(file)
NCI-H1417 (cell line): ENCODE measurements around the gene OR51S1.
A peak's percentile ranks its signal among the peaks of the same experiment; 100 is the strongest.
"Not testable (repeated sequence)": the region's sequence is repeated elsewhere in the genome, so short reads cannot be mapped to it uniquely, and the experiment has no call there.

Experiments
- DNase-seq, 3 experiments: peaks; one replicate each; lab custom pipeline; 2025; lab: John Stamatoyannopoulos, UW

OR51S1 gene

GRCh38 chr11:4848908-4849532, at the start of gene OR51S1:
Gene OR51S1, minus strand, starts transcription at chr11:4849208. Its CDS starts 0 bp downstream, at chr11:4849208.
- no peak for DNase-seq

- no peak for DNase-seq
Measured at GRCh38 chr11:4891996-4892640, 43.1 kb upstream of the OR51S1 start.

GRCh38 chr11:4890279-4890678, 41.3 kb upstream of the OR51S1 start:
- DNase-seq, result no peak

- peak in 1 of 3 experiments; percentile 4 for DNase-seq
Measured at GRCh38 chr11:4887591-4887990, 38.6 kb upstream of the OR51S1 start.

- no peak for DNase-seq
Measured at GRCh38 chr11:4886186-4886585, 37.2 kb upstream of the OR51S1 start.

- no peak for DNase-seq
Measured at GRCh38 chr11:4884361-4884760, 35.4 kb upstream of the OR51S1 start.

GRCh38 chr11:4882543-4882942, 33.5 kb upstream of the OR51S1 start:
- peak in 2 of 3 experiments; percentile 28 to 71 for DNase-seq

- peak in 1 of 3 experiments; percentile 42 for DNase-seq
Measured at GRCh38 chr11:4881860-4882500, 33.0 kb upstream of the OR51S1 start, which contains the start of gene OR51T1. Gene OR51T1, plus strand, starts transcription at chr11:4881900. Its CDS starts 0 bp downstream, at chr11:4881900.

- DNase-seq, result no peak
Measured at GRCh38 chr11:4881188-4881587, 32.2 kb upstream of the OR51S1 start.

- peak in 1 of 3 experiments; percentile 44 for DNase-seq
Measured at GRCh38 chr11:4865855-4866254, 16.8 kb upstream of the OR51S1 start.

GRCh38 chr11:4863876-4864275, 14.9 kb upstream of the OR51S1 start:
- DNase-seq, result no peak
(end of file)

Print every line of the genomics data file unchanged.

NCI-H1417 (cell line): ENCODE measurements around the gene OR51S1.
A peak's percentile ranks its signal among the peaks of the same experiment; 100 is the strongest.
"Not testable (repeated sequence)": the region's sequence is repeated elsewhere in the genome, so short reads cannot be mapped to it uniquely, and the experiment has no call there.

Experiments
- DNase-seq, 3 experiments: peaks; one replicate each; lab custom pipeline; 2025; lab: John Stamatoyannopoulos, UW

OR51S1 gene

GRCh38 chr11:4848908-4849532, at the start of gene OR51S1:
Gene OR51S1, minus strand, starts transcription at chr11:4849208. Its CDS starts 0 bp downstream, at chr11:4849208.
- no peak for DNase-seq

- no peak for DNase-seq
Measured at GRCh38 chr11:4891996-4892640, 43.1 kb upstream of the OR51S1 start.

GRCh38 chr11:4890279-4890678, 41.3 kb upstream of the OR51S1 start:
- DNase-seq, result no peak

- peak in 1 of 3 experiments; percentile 4 for DNase-seq
Measured at GRCh38 chr11:4887591-4887990, 38.6 kb upstream of the OR51S1 start.

- no peak for DNase-seq
Measured at GRCh38 chr11:4886186-4886585, 37.2 kb upstream of the OR51S1 start.

- no peak for DNase-seq
Measured at GRCh38 chr11:4884361-4884760, 35.4 kb upstream of the OR51S1 start.

GRCh38 chr11:4882543-4882942, 33.5 kb upstream of the OR51S1 start:
- peak in 2 of 3 experiments; percentile 28 to 71 for DNase-seq

- peak in 1 of 3 experiments; percentile 42 for DNase-seq
Measured at GRCh38 chr11:4881860-4882500, 33.0 kb upstream of the OR51S1 start, which contains the start of gene OR51T1. Gene OR51T1, plus strand, starts transcription at chr11:4881900. Its CDS starts 0 bp downstream, at chr11:4881900.

- DNase-seq, result no peak
Measured at GRCh38 chr11:4881188-4881587, 32.2 kb upstream of the OR51S1 start.

- peak in 1 of 3 experiments; percentile 44 for DNase-seq
Measured at GRCh38 chr11:4865855-4866254, 16.8 kb upstream of the OR51S1 start.

GRCh38 chr11:4863876-4864275, 14.9 kb upstream of the OR51S1 start:
- DNase-seq, result no peak